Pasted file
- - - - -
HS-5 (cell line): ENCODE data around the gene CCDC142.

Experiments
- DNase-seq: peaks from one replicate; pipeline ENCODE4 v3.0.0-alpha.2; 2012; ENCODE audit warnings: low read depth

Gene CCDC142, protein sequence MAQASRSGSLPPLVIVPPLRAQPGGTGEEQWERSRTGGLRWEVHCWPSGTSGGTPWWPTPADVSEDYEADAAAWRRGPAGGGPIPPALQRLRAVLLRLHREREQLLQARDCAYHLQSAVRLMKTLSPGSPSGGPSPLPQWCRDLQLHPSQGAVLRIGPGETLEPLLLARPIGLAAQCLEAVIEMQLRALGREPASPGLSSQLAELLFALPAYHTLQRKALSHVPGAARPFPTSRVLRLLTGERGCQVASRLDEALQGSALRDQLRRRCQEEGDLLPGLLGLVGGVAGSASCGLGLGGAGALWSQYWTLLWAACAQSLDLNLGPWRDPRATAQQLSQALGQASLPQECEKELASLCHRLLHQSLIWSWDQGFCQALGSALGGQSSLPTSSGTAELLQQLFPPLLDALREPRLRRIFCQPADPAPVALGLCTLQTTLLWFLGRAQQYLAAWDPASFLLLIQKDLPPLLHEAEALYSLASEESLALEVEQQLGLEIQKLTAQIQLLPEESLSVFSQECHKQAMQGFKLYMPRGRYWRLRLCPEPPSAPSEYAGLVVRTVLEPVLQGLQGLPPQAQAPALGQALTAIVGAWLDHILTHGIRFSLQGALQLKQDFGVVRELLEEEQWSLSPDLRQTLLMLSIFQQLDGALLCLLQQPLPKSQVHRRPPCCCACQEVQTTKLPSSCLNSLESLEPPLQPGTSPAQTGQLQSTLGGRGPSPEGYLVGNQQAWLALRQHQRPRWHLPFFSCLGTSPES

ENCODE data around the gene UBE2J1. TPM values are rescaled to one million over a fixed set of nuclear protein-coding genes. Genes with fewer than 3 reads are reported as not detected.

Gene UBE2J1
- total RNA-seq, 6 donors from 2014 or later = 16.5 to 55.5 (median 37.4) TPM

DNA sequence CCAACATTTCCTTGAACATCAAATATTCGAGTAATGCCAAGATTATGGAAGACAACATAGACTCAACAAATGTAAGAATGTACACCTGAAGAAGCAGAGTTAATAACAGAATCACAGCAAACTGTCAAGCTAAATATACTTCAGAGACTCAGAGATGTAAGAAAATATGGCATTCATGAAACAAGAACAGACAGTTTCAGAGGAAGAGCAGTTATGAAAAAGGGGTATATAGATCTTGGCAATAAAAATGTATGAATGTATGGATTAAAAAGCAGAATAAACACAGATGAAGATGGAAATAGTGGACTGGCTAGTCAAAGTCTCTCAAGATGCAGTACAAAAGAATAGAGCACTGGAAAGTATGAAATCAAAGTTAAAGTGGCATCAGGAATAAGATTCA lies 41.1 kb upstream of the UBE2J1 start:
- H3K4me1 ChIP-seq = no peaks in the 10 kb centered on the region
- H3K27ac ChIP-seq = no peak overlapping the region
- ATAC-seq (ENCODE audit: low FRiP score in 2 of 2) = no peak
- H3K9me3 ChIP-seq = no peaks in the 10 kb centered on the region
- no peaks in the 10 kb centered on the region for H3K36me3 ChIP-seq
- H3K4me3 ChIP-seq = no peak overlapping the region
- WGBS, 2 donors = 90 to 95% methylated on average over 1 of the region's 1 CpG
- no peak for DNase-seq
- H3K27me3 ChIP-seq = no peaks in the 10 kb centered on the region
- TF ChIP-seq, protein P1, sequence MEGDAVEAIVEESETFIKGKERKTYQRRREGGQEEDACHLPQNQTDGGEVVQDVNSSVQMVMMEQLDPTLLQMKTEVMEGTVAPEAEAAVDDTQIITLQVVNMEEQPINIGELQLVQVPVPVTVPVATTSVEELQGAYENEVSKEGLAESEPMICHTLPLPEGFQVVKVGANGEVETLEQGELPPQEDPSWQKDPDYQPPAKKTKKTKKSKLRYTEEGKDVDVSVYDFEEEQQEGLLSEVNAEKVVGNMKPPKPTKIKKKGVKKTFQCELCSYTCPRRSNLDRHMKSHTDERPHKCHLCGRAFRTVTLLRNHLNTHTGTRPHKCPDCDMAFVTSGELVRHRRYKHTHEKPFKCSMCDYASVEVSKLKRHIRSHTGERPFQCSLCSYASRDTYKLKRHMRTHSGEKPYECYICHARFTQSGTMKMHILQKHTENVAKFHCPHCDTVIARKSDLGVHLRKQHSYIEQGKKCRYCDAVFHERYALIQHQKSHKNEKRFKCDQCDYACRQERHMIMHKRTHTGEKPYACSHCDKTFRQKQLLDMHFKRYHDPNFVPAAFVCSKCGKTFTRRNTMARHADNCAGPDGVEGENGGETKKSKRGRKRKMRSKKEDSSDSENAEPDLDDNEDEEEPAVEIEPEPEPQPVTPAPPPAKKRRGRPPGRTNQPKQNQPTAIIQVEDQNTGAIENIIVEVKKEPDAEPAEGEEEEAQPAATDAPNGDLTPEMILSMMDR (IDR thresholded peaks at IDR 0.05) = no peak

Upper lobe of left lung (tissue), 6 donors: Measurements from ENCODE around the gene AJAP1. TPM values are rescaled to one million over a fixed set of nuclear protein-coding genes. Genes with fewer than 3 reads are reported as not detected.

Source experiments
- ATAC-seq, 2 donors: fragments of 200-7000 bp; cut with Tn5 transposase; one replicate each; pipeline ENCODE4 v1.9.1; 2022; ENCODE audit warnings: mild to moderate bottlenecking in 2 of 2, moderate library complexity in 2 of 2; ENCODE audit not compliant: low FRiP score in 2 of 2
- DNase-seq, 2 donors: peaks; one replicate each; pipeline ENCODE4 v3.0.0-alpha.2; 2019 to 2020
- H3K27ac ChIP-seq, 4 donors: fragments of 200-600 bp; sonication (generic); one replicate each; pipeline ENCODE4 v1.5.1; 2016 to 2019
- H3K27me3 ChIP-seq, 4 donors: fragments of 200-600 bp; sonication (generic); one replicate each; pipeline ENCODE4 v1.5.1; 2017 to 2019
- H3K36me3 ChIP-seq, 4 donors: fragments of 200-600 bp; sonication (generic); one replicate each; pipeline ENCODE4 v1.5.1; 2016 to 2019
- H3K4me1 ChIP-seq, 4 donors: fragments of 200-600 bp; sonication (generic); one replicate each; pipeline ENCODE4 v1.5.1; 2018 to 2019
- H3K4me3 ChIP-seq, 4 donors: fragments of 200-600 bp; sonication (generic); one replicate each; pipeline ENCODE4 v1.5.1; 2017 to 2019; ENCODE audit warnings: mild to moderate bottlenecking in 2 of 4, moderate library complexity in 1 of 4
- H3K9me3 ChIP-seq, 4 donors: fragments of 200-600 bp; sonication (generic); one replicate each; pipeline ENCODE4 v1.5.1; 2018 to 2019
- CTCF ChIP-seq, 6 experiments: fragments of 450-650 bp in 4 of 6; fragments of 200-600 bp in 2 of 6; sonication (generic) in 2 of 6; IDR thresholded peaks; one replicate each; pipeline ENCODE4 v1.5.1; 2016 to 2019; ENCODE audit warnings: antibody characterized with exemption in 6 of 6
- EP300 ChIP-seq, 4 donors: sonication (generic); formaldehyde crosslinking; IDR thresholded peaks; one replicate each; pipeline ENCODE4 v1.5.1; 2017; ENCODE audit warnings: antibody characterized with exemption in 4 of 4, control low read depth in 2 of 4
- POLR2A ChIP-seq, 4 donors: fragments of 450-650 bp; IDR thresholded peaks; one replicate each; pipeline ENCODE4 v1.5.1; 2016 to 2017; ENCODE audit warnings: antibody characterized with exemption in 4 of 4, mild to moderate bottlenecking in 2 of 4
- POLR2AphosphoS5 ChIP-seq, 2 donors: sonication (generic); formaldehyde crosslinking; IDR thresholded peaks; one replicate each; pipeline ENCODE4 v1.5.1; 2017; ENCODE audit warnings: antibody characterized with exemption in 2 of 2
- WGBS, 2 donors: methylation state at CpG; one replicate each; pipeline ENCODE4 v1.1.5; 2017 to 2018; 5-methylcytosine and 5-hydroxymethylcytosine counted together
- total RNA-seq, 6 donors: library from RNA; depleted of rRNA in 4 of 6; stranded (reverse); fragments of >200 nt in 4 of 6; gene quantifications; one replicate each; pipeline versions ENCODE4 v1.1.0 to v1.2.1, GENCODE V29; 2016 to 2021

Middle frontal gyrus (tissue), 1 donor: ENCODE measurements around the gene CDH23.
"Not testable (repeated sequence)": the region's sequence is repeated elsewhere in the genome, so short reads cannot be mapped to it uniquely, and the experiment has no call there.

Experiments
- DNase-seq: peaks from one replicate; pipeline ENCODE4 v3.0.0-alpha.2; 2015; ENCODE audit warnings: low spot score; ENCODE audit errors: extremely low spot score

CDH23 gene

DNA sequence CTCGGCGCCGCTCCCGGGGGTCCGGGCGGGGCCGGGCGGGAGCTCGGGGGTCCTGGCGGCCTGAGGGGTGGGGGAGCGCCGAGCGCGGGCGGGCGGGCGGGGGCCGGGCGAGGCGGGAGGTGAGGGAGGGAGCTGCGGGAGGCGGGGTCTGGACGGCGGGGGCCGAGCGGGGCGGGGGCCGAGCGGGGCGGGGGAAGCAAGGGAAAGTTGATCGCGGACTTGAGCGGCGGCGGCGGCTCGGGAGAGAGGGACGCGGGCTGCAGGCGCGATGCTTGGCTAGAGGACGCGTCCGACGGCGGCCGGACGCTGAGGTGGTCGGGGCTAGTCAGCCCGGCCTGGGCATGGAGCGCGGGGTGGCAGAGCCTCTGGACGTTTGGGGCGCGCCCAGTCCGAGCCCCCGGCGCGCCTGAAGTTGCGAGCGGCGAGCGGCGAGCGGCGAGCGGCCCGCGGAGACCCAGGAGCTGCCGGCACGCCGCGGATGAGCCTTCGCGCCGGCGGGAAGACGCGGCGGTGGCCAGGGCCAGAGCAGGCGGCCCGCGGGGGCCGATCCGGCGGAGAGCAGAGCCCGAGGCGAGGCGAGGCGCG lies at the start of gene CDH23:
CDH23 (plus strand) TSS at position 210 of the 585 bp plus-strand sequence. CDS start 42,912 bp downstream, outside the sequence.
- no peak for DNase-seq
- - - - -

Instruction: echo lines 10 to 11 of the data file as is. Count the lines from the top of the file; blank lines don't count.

- H3K27ac ChIP-seq = no peak overlapping the region
- ATAC-seq (ENCODE audit: low FRiP score in 2 of 2) = no peak